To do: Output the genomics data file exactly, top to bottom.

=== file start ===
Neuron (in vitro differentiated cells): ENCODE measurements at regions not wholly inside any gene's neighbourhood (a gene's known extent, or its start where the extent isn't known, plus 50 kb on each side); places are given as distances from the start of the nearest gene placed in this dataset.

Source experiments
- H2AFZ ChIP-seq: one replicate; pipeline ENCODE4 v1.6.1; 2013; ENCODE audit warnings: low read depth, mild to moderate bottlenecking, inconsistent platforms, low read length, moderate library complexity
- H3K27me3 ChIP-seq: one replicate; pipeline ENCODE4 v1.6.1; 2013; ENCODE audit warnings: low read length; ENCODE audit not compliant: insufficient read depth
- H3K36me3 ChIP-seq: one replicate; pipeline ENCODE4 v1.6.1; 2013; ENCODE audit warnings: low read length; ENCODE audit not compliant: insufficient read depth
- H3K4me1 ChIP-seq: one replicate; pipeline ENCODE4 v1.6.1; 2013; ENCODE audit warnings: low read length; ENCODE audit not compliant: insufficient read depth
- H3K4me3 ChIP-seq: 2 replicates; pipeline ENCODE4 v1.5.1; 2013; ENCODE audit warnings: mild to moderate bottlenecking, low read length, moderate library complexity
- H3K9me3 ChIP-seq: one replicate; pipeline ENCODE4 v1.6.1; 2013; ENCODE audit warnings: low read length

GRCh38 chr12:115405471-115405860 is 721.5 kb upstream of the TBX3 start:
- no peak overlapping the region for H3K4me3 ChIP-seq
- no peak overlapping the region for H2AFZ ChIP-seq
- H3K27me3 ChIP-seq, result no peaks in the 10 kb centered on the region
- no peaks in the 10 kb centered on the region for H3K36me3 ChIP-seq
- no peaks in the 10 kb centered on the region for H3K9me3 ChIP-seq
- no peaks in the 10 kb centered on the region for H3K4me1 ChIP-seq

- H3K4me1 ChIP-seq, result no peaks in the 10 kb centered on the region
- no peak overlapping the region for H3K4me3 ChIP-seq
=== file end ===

Neuron (in vitro differentiated cells): ENCODE measurements at regions not wholly inside any gene's neighbourhood (a gene's known extent, or its start where the extent isn't known, plus 50 kb on each side); places are given as distances from the start of the nearest gene placed in this dataset.

Source experiments
- H2AFZ ChIP-seq: one replicate; pipeline ENCODE4 v1.6.1; 2013; ENCODE audit warnings: low read depth, mild to moderate bottlenecking, inconsistent platforms, low read length, moderate library complexity
- H3K27me3 ChIP-seq: one replicate; pipeline ENCODE4 v1.6.1; 2013; ENCODE audit warnings: low read length; ENCODE audit not compliant: insufficient read depth
- H3K36me3 ChIP-seq: one replicate; pipeline ENCODE4 v1.6.1; 2013; ENCODE audit warnings: low read length; ENCODE audit not compliant: insufficient read depth
- H3K4me1 ChIP-seq: one replicate; pipeline ENCODE4 v1.6.1; 2013; ENCODE audit warnings: low read length; ENCODE audit not compliant: insufficient read depth
- H3K4me3 ChIP-seq: 2 replicates; pipeline ENCODE4 v1.5.1; 2013; ENCODE audit warnings: mild to moderate bottlenecking, low read length, moderate library complexity
- H3K9me3 ChIP-seq: one replicate; pipeline ENCODE4 v1.6.1; 2013; ENCODE audit warnings: low read length

GRCh38 chr12:115405471-115405860 is 721.5 kb upstream of the TBX3 start:
- no peak overlapping the region for H3K4me3 ChIP-seq
- no peak overlapping the region for H2AFZ ChIP-seq
- H3K27me3 ChIP-seq, result no peaks in the 10 kb centered on the region
- no peaks in the 10 kb centered on the region for H3K36me3 ChIP-seq
- no peaks in the 10 kb centered on the region for H3K9me3 ChIP-seq
- no peaks in the 10 kb centered on the region for H3K4me1 ChIP-seq

- H3K4me1 ChIP-seq, result no peaks in the 10 kb centered on the region
- no peak overlapping the region for H3K4me3 ChIP-seq